I am confused. How can both players lie?

  13. How can both players lie?

  14. JB,

    If players and witnesses from opposing team give different versions–in the absence of audio and video evidence–in International matches–the presiding officer will have no option but take the least path of resistance and find a NOT GUILTY verdict.

  15. Ah. Good old justice.

  16. Peter Della Penna

    I am sick and tired of people saying that Matthew Hayden is acting like a crybaby and hypocrite etc. etc. There is a massive difference in cricket when you sledge a player or attack him while he is still batting vs. when he has already been dismissed and is walking back towards the pavilion. When he is batting, he is able to respond with both deeds, hitting the ball to the boundary, and words, sledging back.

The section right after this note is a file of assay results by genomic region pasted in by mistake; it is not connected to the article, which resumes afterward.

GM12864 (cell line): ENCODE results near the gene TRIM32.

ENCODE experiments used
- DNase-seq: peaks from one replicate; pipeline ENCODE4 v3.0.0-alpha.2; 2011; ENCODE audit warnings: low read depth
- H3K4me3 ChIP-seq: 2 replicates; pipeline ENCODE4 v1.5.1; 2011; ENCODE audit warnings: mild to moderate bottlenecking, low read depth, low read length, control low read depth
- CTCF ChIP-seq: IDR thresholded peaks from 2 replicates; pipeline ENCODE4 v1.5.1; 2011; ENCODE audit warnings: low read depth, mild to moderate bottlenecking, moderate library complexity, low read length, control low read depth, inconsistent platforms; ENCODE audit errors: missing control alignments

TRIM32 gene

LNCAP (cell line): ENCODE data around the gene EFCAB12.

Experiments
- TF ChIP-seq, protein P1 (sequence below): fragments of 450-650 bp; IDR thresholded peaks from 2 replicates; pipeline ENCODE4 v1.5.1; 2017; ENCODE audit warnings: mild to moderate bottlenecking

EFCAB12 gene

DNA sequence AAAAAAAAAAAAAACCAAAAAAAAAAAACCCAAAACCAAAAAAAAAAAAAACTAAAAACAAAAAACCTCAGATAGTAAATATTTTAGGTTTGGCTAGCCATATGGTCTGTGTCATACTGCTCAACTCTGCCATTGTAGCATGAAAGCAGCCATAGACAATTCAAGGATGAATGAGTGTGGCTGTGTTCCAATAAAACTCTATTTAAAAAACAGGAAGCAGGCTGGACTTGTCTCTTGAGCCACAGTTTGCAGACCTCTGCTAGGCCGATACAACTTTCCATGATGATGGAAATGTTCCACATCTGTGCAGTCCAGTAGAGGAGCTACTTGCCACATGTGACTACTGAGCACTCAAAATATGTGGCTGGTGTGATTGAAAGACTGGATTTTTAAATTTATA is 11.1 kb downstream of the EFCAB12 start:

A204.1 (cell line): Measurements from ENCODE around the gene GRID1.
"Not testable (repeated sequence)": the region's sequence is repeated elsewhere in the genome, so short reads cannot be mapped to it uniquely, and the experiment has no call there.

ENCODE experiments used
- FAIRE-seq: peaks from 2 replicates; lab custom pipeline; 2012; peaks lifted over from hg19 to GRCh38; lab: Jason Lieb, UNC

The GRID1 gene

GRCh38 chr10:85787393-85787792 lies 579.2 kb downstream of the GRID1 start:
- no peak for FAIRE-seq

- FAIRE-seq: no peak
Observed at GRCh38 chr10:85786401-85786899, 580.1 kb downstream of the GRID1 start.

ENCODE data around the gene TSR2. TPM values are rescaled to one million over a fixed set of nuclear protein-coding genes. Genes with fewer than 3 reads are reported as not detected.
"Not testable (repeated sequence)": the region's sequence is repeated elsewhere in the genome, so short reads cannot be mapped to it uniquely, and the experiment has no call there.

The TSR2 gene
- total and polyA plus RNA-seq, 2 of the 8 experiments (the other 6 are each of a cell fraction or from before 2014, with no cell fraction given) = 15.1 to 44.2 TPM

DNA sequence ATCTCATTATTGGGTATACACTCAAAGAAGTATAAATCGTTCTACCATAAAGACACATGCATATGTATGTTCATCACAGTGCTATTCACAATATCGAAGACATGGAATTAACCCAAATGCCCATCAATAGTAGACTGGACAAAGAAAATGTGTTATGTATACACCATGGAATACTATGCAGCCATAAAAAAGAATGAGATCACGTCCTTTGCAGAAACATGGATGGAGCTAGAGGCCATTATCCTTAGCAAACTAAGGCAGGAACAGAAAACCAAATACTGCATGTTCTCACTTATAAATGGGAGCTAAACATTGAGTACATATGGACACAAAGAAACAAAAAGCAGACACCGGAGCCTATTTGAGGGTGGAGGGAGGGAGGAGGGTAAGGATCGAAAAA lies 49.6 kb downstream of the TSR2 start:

How many times has Hayden been fined for abusing a player after that player has been dismissed? What Khan did was uncalled for. Sharma got a similar fine for a “sendoff” of an Australian player during the VB series in Australia. Simon Jones also got a big fine for famously sending off Michael Clarke during the 2005 Ashes. These are just the first few that come to mind. When a player is out, he is defenseless. Giving him a sendoff and sledging in this situation is uncalled for, especially when the player has no way to defend himself.

  17. @JB

    How can you be sure that Harbhajan Singh lied? Where is your irrefutable proof?

    Mind you, I am quite happy for you to routinely embarrass yourself in public. However, if you do not have proof, you will be seen as nothing more than a bigot, at best!